Travels with George in Search of Ben Hur and Other Meanderings

By Paul Ruffin | Go to book overview

Rats!

Afew years back David Bottoms, who looks for all the world like an Oklahoma-peanut-farmer-turned-hippie, came out with a collection of poems titled Shooting Rats at the Bibb County Dump. Won the Walt Whitman Award with it. Published by Morrow. Nominated for a Pulitzer. Bigtime stuff.

I was rereading Shooting Rats one day and ran across Dave’s title poem, which describes how these good ol’ boys, loaded on whiskey and beer, would go out to the Bibb County dump (on the Georgia poetry circuit, I believe) and shine their car lights out over the mounds of refuse and unlimber their rifles on the rats too dumb to keep their eyes closed. See, young rats’ll stare with both eyes at a light every time; the older ones will use only one eye, and you don’t know whether it’s the right or left, so you can’t decide what side to shoot on. You shoot and you either miss completely, maybe clip an ear, or you hit them right between the eyes, but you can never be sure. Clever they are, old rats. That’s why they’re old. The young ones are dumber than frogs. They’ll stare at a light even on a moonlit night, while a frog won’t—and there’s another story.

Dave describes how rats react to a head or gut shot. Not pretty stuff. But if you’re going to read a poem about shooting rats at the county dump, you’re not in a mindset for aesthetics. Rats and garbage dumps, taken together or separately, generally don’t make the Chamber of Commerce brochures. As a matter of fact, they seldom make poetry.

Well, what I’m getting around to here—and you’re probably saying, “Finally, thank you, Jesus”—is my own rat shooting back in Mississippi when I was a boy. It was my earliest exposure to guns and hunting and high finance.

At age twelve I was a professional hunter.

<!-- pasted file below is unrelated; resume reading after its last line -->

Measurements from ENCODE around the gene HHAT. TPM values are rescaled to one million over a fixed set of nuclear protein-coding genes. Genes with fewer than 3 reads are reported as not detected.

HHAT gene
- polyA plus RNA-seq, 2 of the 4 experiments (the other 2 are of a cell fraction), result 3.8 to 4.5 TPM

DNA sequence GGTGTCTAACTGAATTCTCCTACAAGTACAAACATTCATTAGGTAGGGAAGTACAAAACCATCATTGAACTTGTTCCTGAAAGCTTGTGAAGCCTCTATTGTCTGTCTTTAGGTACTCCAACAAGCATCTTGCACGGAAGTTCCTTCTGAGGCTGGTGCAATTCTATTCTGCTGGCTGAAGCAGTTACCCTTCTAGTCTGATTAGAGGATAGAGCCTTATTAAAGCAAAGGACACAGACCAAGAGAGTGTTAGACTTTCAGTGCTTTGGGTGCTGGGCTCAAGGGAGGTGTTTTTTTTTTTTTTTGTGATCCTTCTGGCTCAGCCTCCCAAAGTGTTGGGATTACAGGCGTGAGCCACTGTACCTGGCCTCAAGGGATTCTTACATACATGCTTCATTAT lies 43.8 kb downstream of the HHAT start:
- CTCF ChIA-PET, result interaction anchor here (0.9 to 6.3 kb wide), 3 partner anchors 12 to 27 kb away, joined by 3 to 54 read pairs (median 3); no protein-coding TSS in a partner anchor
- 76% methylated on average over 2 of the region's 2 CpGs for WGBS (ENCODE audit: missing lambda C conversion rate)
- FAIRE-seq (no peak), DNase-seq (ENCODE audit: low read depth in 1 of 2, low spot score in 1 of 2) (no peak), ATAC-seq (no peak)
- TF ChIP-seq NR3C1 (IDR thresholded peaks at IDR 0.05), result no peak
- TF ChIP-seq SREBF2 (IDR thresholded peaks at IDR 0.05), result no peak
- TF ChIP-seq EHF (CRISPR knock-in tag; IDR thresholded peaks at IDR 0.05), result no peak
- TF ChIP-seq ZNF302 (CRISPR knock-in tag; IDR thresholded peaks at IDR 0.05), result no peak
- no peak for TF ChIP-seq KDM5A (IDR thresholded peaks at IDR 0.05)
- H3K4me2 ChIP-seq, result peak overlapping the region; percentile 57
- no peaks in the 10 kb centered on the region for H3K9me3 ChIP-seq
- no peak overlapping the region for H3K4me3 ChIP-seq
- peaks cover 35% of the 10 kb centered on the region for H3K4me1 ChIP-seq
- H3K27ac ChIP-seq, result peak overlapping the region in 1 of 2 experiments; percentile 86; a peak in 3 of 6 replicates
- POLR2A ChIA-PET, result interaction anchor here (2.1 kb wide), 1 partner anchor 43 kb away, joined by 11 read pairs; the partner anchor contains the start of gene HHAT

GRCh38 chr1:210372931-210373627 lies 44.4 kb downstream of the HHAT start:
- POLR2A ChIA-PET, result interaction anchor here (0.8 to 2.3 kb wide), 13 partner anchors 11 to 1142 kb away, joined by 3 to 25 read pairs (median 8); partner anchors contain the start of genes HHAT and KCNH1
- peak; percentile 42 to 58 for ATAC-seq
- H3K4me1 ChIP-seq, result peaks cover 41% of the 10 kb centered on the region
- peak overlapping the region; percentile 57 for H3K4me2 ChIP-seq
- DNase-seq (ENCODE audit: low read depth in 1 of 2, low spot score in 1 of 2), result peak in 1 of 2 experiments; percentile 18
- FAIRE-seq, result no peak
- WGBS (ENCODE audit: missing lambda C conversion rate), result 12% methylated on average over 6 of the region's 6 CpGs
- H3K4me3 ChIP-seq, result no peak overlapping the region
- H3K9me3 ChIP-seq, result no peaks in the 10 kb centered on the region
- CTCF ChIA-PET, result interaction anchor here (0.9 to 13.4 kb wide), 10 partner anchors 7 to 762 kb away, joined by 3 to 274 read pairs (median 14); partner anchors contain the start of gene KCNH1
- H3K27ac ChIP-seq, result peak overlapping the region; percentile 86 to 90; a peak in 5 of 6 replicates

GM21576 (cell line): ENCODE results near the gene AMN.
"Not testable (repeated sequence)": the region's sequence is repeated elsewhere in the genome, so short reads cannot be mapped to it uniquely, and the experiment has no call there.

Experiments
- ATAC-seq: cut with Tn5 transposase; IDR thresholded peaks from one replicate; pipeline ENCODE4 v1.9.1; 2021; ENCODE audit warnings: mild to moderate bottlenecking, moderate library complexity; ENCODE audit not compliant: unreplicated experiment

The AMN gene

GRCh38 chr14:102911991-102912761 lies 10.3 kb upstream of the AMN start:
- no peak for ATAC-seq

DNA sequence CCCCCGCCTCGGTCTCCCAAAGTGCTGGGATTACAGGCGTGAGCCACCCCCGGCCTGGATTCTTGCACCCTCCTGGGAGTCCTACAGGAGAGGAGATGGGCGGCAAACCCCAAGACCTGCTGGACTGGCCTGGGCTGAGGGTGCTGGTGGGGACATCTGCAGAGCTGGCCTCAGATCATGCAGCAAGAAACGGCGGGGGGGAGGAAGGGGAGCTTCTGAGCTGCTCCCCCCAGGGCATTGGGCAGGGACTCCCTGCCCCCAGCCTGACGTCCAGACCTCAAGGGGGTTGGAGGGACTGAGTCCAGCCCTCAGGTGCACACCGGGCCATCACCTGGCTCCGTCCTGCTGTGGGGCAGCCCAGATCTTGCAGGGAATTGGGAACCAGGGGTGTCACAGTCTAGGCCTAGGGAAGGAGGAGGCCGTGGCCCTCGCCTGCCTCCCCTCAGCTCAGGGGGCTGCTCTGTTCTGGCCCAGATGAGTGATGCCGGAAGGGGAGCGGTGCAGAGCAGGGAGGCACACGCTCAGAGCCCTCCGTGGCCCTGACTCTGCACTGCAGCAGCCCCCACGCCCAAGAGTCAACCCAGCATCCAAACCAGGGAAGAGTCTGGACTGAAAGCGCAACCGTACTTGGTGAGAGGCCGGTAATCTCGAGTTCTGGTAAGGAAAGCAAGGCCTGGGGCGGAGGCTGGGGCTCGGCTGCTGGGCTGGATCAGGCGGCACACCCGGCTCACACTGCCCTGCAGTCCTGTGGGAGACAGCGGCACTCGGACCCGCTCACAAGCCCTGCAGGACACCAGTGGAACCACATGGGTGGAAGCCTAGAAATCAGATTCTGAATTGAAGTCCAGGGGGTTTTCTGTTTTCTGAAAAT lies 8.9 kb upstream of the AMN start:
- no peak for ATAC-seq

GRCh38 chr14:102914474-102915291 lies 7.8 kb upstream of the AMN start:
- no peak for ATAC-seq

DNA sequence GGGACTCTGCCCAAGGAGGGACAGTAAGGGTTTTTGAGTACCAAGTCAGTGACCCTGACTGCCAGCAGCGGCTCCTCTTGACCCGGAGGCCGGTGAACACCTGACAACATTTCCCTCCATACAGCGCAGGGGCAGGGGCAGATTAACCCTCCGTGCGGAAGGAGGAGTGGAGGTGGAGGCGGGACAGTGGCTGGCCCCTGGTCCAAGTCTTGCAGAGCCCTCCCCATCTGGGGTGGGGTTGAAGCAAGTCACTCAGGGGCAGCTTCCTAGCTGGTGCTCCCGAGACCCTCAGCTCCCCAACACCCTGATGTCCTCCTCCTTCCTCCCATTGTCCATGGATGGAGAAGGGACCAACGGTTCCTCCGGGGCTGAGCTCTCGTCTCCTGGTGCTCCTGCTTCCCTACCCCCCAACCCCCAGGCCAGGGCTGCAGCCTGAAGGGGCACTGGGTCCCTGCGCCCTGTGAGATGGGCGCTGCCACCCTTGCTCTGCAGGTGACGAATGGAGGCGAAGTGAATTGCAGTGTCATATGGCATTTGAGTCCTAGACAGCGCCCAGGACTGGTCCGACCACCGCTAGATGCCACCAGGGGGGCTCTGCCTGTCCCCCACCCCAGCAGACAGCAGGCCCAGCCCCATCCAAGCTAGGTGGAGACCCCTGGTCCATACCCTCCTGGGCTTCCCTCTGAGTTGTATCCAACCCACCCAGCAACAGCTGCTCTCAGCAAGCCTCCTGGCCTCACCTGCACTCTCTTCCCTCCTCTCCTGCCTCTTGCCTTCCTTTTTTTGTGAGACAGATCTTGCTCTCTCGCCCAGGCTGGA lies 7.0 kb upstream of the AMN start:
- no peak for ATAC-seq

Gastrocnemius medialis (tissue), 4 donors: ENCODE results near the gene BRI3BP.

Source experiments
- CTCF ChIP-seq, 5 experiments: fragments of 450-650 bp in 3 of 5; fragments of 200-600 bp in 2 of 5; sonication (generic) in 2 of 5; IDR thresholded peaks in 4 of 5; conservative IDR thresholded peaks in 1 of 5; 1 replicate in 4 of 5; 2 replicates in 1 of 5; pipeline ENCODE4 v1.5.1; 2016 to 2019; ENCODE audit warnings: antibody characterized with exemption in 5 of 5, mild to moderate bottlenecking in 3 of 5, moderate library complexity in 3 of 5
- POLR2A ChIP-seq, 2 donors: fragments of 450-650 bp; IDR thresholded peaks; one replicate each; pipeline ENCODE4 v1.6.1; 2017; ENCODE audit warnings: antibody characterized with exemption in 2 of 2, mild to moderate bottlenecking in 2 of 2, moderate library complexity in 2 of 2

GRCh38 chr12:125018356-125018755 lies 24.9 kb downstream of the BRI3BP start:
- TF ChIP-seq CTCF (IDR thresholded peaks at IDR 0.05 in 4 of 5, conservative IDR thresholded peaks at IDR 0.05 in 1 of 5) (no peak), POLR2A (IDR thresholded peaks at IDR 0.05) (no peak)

I put that on a line by itself and italicized it to let the gravity of the message sink in.

-100-

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Travels with George in Search of Ben Hur and Other Meanderings
Table of contents

Table of contents

  • Title Page iii
  • Contents vii
  • Preface ix
  • Acknowledgments xii
  • Things Literary, More or Less 1
  • Travels with George in Search of Ben Hur 3
  • The Mosquito 15
  • The Lady with the Quick Simile 19
  • Workshopping a Cowboy Poem 22
  • Was Emily Mad or Merely Angry? 28
  • On the Death of Edgar Allan Poe 31
  • Making Preparations for the Tour 34
  • The Girl in the Clean, Well-Lighted Place 37
  • Explaining a Poem to a Student 40
  • Some Rare and Unusual Books 43
  • Tales from Kentucky Lawyers 45
  • The Boy Who Spoke in Hymns 48
  • Making a Dam in Segovia 51
  • Just Thinking about Shit 54
  • To San Juan and Back 60
  • On Likker and Guns 81
  • Drinking 83
  • Rats! 100
  • The Bowhunter Asks for My Bladder 117
  • The Day the Sharpshooter Killed Something He Didn’t Intend to 120
  • Hi-Ho, Hi-Ho, off to the Gun Show We Go … 128
  • From "Growing Up in Mississippi Poor and White but Not Quite Trash" (an as-Yet-Unpublished Memoir) 135
  • Trains 137
  • Learning about Sex 143
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